Harlequins demonstrate the growing use of smartcard technology.

Harlequins Rugby Club’s investment in integrated ticket sales and customer relationship management technology could pave the way for intelligent ticketing for sports events at its ground.

Major football clubs such as Liverpool and Newcastle already have smartcard schemes up and running.

However, Harlequins’ relatively small Twickenham Stoop stadium ­ with a maximum capacity of only 12,500 ­ makes digital ticketing systems a less cost-effective proposition.

In the short-term smart tickets are just too expensive, said Harlequins’ chief executive Mark Evans. ‘The technology is not cheap, and you need to have the volume to spread your overheads across.’

But as similar schemes take off elsewhere, the club will need to be sure it keeps up.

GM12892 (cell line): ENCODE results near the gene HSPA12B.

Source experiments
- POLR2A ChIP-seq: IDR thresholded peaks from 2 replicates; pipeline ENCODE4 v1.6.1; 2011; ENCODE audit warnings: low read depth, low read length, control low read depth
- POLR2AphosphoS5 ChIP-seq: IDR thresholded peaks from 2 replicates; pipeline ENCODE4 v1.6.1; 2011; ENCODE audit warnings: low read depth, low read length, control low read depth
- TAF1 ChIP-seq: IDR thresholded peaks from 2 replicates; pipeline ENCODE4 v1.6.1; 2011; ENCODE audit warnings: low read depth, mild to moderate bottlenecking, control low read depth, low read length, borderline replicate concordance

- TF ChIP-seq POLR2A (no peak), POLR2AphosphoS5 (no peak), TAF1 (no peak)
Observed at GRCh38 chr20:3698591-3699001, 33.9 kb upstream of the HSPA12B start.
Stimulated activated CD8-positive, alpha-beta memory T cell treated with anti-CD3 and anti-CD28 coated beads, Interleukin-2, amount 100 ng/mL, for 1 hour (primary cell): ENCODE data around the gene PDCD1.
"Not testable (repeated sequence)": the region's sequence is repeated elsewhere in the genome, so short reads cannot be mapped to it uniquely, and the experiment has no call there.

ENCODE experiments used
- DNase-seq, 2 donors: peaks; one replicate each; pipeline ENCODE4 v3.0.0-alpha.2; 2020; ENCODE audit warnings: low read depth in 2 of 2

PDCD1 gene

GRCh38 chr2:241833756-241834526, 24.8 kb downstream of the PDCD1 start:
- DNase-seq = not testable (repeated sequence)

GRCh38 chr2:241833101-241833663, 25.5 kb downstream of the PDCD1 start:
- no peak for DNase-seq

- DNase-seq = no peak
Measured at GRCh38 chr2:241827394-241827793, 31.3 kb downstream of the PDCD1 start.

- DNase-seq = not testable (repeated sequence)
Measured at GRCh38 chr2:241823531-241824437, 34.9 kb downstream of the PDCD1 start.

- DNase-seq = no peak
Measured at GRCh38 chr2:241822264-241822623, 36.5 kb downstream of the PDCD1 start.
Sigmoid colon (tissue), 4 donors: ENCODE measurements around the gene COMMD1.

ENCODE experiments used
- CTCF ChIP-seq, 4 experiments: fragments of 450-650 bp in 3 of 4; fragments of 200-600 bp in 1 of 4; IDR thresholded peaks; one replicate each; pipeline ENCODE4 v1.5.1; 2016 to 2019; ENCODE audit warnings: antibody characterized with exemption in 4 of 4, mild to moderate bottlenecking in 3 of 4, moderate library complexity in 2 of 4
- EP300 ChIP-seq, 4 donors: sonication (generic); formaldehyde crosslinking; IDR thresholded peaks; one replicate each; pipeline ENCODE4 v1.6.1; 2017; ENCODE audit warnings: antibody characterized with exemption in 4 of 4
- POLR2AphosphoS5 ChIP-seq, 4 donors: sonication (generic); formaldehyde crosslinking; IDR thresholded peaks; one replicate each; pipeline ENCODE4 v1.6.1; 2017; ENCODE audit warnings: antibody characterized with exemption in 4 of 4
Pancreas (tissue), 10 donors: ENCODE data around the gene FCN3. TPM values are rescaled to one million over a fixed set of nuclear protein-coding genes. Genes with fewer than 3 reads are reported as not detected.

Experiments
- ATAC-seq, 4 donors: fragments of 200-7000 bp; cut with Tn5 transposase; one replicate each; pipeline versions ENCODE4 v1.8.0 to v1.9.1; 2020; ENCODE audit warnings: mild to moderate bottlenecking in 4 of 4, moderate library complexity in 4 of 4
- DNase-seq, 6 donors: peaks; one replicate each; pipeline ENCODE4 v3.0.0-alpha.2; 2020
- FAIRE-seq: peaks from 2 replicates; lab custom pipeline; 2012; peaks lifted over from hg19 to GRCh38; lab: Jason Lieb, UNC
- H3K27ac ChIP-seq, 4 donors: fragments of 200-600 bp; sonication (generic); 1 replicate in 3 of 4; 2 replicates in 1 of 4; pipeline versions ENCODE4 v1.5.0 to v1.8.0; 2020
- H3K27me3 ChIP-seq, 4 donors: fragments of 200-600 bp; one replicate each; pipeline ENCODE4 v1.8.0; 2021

‘As with any sport, a significant proportion of the fanbase will eventually migrate to alternative payment methods, and you need to be in a position to adapt at some stage, whatever size you are,’ said Evans.

Smartcards do offer significant benefits, including customer convenience and powerful data collection tools, said Butler Group analyst Sarah Burnett. Even smaller sporting venues may find that careful cost-benefit analysis shows up in favour of making the investment.

‘Smaller clubs should look at what they spend now and evaluate whether smart cards might offer a cheaper solution in the long term,’ said Burnett.

‘Data collection plays such a large role in service delivery that manual collection will soon be unsustainable.’

Ultimately, sporting bodies such as Harlequins and transport networks such as that provided by the Go-Ahead Group may collaborate to provide a single smart ticket to cover travel and entrance to an event.

In the meantime, Harlequins’ integrated Talent Sport system, developed by Software4Sport and going live this month, will help the club to keep an up-to-date profile of its customer base and enable targeted support and marketing campaigns.

AUTHOR: Neon Kelly
DATED: 23rd August 2007